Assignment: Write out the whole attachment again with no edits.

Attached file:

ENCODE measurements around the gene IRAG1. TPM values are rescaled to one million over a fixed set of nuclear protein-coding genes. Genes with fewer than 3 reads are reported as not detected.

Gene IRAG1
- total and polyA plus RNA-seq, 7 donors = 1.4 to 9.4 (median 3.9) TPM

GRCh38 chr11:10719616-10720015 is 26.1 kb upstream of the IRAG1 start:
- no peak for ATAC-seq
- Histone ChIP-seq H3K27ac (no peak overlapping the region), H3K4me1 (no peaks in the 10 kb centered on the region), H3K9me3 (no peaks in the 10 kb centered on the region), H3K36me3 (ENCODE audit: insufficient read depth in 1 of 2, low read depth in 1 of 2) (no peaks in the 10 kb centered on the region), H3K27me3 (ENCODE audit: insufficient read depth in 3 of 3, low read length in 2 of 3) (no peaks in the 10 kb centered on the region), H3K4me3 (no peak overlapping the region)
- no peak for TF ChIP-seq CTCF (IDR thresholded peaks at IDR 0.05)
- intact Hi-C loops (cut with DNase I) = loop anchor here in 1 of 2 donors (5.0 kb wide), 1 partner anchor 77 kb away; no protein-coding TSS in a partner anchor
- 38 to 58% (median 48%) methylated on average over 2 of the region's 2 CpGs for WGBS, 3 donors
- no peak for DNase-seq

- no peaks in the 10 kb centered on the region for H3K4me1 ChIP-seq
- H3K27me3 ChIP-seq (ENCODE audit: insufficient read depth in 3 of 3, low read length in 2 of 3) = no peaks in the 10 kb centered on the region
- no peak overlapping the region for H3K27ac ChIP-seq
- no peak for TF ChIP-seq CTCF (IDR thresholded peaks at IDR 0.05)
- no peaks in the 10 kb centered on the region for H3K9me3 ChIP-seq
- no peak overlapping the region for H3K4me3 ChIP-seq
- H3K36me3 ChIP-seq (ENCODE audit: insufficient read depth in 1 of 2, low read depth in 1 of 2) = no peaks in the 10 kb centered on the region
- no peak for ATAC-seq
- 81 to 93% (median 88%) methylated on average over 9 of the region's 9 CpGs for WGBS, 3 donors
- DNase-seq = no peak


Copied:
ENCODE measurements around the gene IRAG1. TPM values are rescaled to one million over a fixed set of nuclear protein-coding genes. Genes with fewer than 3 reads are reported as not detected.

Gene IRAG1
- total and polyA plus RNA-seq, 7 donors = 1.4 to 9.4 (median 3.9) TPM

GRCh38 chr11:10719616-10720015 is 26.1 kb upstream of the IRAG1 start:
- no peak for ATAC-seq
- Histone ChIP-seq H3K27ac (no peak overlapping the region), H3K4me1 (no peaks in the 10 kb centered on the region), H3K9me3 (no peaks in the 10 kb centered on the region), H3K36me3 (ENCODE audit: insufficient read depth in 1 of 2, low read depth in 1 of 2) (no peaks in the 10 kb centered on the region), H3K27me3 (ENCODE audit: insufficient read depth in 3 of 3, low read length in 2 of 3) (no peaks in the 10 kb centered on the region), H3K4me3 (no peak overlapping the region)
- no peak for TF ChIP-seq CTCF (IDR thresholded peaks at IDR 0.05)
- intact Hi-C loops (cut with DNase I) = loop anchor here in 1 of 2 donors (5.0 kb wide), 1 partner anchor 77 kb away; no protein-coding TSS in a partner anchor
- 38 to 58% (median 48%) methylated on average over 2 of the region's 2 CpGs for WGBS, 3 donors
- no peak for DNase-seq

- no peaks in the 10 kb centered on the region for H3K4me1 ChIP-seq
- H3K27me3 ChIP-seq (ENCODE audit: insufficient read depth in 3 of 3, low read length in 2 of 3) = no peaks in the 10 kb centered on the region
- no peak overlapping the region for H3K27ac ChIP-seq
- no peak for TF ChIP-seq CTCF (IDR thresholded peaks at IDR 0.05)
- no peaks in the 10 kb centered on the region for H3K9me3 ChIP-seq
- no peak overlapping the region for H3K4me3 ChIP-seq
- H3K36me3 ChIP-seq (ENCODE audit: insufficient read depth in 1 of 2, low read depth in 1 of 2) = no peaks in the 10 kb centered on the region
- no peak for ATAC-seq
- 81 to 93% (median 88%) methylated on average over 9 of the region's 9 CpGs for WGBS, 3 donors
- DNase-seq = no peak